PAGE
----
I – along with the rest of the world – was recently captivated by Emma Watson’s moving speech on feminism at the UN, which launched the ‘HeForShe’ campaign. First of all, Emma Watson has been my girl crush since I was in junior high, and second, I was pleased to hear her clarify the definition of feminism, as it has been misunderstood by many. Watson states that feminism is “the belief that men and women should have equal rights and opportunities.” She goes on to invite men to join the movement for gender equality, pointing out that gender stereotypes imprison men as well as women. Finally, she ends by encouraging everyone to ask themselves, “If not me, who? If not now, when?” I found that ending really empowering because it implies that even though I may feel small, I can make a difference and there is no reason to wait.
Now, that video sat well with me for about a week. I talked to others about the speech, praising Emma Watson and spreading word of the ‘HeForShe’ campaign. I did have a prickle of discomfort when I was thinking about the name of the campaign because it seems to imply that men are stepping in and saving women, but I pushed it aside and told myself I was being nitpicky.
Then I read this critique of Emma Watson’s speech and the ‘HeForShe’ campaign, which points out some problematic things:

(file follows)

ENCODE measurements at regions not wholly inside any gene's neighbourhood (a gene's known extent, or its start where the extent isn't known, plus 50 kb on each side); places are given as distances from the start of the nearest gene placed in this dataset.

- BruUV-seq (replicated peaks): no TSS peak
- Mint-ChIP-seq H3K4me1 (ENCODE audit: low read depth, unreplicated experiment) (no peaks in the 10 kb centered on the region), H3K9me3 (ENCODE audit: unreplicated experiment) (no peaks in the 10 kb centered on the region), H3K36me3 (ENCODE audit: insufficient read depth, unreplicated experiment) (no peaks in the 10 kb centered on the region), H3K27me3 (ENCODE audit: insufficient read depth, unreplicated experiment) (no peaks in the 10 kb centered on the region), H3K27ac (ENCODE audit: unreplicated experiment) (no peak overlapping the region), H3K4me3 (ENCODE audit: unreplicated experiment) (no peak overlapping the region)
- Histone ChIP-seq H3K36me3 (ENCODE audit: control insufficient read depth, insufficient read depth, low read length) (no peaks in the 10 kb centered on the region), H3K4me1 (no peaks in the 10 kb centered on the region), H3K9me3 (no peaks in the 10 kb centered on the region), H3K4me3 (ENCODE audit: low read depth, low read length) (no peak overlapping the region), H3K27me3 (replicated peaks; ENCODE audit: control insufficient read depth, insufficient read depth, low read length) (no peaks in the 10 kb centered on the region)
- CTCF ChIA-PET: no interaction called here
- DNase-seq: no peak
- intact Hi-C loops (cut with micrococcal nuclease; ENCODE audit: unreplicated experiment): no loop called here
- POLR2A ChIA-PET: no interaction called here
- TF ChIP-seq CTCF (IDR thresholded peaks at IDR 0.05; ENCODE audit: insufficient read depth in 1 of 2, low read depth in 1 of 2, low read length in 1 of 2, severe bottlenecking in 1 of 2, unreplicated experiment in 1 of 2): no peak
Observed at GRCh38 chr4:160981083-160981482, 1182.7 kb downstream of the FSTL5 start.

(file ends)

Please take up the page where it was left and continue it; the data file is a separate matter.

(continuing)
- There has been little discussion of what men who sign the pledge can actually do to improve the lives of women.
- Emma Watson acknowledges that she was privileged because her parents and mentors did not expect less of her because she was a girl, but does not acknowledge how being white, wealthy, able-bodied, or cisgender have affected her life experience.
- The campaign reinforces the gender binary and excludes those “whose gender identities don’t fit into such tidy boxes,” the very people who are more likely to be oppressed.
- The campaign fails to invite those whose voices need to be heard the most – the voices of non-white women, trans men, and non-binary people.
- There has been little discussion about how HeForShe can improve the lives of women and non-binary people who experience intersectional oppressions, like racism, transphobia, and fatphobia.
The critique ends with the suggestion that Watson should have handed the microphone to Laverne Cox (transgender actress, LGBT activist) or Janet Mock (transgender woman, transgender rights activist) if she really wanted to be a “game-changer” for feminism. After reading this critique, I felt a little defensive of Emma Watson. I have also been in a position where I was called out for not acknowledging how my privilege shaped my life experiences. That’s the tricky thing about privilege – it can easily slip by unnoticed when you’re the one who has it. Also, I wondered, isn’t she managing her privilege by using it for good in standing up for women whose voices aren’t heard? (Except that she is only standing up for certain women.)
I agree with the critique in its concerns about the exclusion of non-binary people and I’m really ashamed that I didn’t notice that when I first listened to the speech. I need to get back into the practice of being critical of what I read and listen to. Additionally, haven’t been able to find anything that explain what the ‘HeForShe’ campaign will actually do to end persisting inequalities.
What do you think of Emma Watson’s speech and the ‘HeForShe’ campaign? Did you initially agree with it, or were you critical of its shortcomings? Could Emma Watson have used her privilege in a more productive way?